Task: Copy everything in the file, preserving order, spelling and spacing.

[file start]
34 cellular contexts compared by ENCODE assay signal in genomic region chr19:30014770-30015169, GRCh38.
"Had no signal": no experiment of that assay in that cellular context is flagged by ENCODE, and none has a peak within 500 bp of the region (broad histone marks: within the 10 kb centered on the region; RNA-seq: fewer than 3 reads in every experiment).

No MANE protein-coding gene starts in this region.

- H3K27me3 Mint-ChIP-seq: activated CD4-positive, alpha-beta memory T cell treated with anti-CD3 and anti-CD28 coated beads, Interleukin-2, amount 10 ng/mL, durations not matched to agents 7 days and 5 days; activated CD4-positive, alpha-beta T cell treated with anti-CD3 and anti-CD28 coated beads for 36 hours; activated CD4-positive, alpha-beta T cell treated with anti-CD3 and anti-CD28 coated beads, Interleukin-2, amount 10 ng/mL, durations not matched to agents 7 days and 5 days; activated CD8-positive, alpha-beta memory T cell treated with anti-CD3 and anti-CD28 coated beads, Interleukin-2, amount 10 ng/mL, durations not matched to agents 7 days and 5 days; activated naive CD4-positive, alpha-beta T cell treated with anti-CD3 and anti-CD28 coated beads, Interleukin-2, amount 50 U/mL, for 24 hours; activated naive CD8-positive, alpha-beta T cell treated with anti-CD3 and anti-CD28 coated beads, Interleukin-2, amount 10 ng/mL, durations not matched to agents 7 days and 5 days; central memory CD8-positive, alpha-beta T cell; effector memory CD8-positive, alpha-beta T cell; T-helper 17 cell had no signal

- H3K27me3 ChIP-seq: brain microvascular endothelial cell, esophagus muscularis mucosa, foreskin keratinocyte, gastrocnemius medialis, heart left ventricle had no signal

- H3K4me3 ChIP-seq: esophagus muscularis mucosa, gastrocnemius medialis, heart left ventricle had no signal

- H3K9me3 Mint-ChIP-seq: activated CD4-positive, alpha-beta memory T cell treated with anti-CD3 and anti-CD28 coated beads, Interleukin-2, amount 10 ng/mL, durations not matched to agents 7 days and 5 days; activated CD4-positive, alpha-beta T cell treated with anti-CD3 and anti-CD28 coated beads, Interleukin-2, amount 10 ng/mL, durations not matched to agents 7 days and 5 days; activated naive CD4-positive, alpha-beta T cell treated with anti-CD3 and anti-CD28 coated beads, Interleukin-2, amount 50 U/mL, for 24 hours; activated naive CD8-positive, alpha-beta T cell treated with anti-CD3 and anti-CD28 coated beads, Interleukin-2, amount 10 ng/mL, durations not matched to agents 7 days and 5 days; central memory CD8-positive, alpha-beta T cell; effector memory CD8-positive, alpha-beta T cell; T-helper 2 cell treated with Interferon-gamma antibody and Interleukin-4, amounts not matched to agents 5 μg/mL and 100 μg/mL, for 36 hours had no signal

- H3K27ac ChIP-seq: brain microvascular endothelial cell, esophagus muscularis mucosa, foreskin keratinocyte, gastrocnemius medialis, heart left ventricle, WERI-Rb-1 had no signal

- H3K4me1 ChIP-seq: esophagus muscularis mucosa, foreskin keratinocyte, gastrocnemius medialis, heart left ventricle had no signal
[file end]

34 cellular contexts compared by ENCODE assay signal in genomic region chr19:30014770-30015169, GRCh38.
"Had no signal": no experiment of that assay in that cellular context is flagged by ENCODE, and none has a peak within 500 bp of the region (broad histone marks: within the 10 kb centered on the region; RNA-seq: fewer than 3 reads in every experiment).

No MANE protein-coding gene starts in this region.

- H3K27me3 Mint-ChIP-seq: activated CD4-positive, alpha-beta memory T cell treated with anti-CD3 and anti-CD28 coated beads, Interleukin-2, amount 10 ng/mL, durations not matched to agents 7 days and 5 days; activated CD4-positive, alpha-beta T cell treated with anti-CD3 and anti-CD28 coated beads for 36 hours; activated CD4-positive, alpha-beta T cell treated with anti-CD3 and anti-CD28 coated beads, Interleukin-2, amount 10 ng/mL, durations not matched to agents 7 days and 5 days; activated CD8-positive, alpha-beta memory T cell treated with anti-CD3 and anti-CD28 coated beads, Interleukin-2, amount 10 ng/mL, durations not matched to agents 7 days and 5 days; activated naive CD4-positive, alpha-beta T cell treated with anti-CD3 and anti-CD28 coated beads, Interleukin-2, amount 50 U/mL, for 24 hours; activated naive CD8-positive, alpha-beta T cell treated with anti-CD3 and anti-CD28 coated beads, Interleukin-2, amount 10 ng/mL, durations not matched to agents 7 days and 5 days; central memory CD8-positive, alpha-beta T cell; effector memory CD8-positive, alpha-beta T cell; T-helper 17 cell had no signal

- H3K27me3 ChIP-seq: brain microvascular endothelial cell, esophagus muscularis mucosa, foreskin keratinocyte, gastrocnemius medialis, heart left ventricle had no signal

- H3K4me3 ChIP-seq: esophagus muscularis mucosa, gastrocnemius medialis, heart left ventricle had no signal

- H3K9me3 Mint-ChIP-seq: activated CD4-positive, alpha-beta memory T cell treated with anti-CD3 and anti-CD28 coated beads, Interleukin-2, amount 10 ng/mL, durations not matched to agents 7 days and 5 days; activated CD4-positive, alpha-beta T cell treated with anti-CD3 and anti-CD28 coated beads, Interleukin-2, amount 10 ng/mL, durations not matched to agents 7 days and 5 days; activated naive CD4-positive, alpha-beta T cell treated with anti-CD3 and anti-CD28 coated beads, Interleukin-2, amount 50 U/mL, for 24 hours; activated naive CD8-positive, alpha-beta T cell treated with anti-CD3 and anti-CD28 coated beads, Interleukin-2, amount 10 ng/mL, durations not matched to agents 7 days and 5 days; central memory CD8-positive, alpha-beta T cell; effector memory CD8-positive, alpha-beta T cell; T-helper 2 cell treated with Interferon-gamma antibody and Interleukin-4, amounts not matched to agents 5 μg/mL and 100 μg/mL, for 36 hours had no signal

- H3K27ac ChIP-seq: brain microvascular endothelial cell, esophagus muscularis mucosa, foreskin keratinocyte, gastrocnemius medialis, heart left ventricle, WERI-Rb-1 had no signal

- H3K4me1 ChIP-seq: esophagus muscularis mucosa, foreskin keratinocyte, gastrocnemius medialis, heart left ventricle had no signal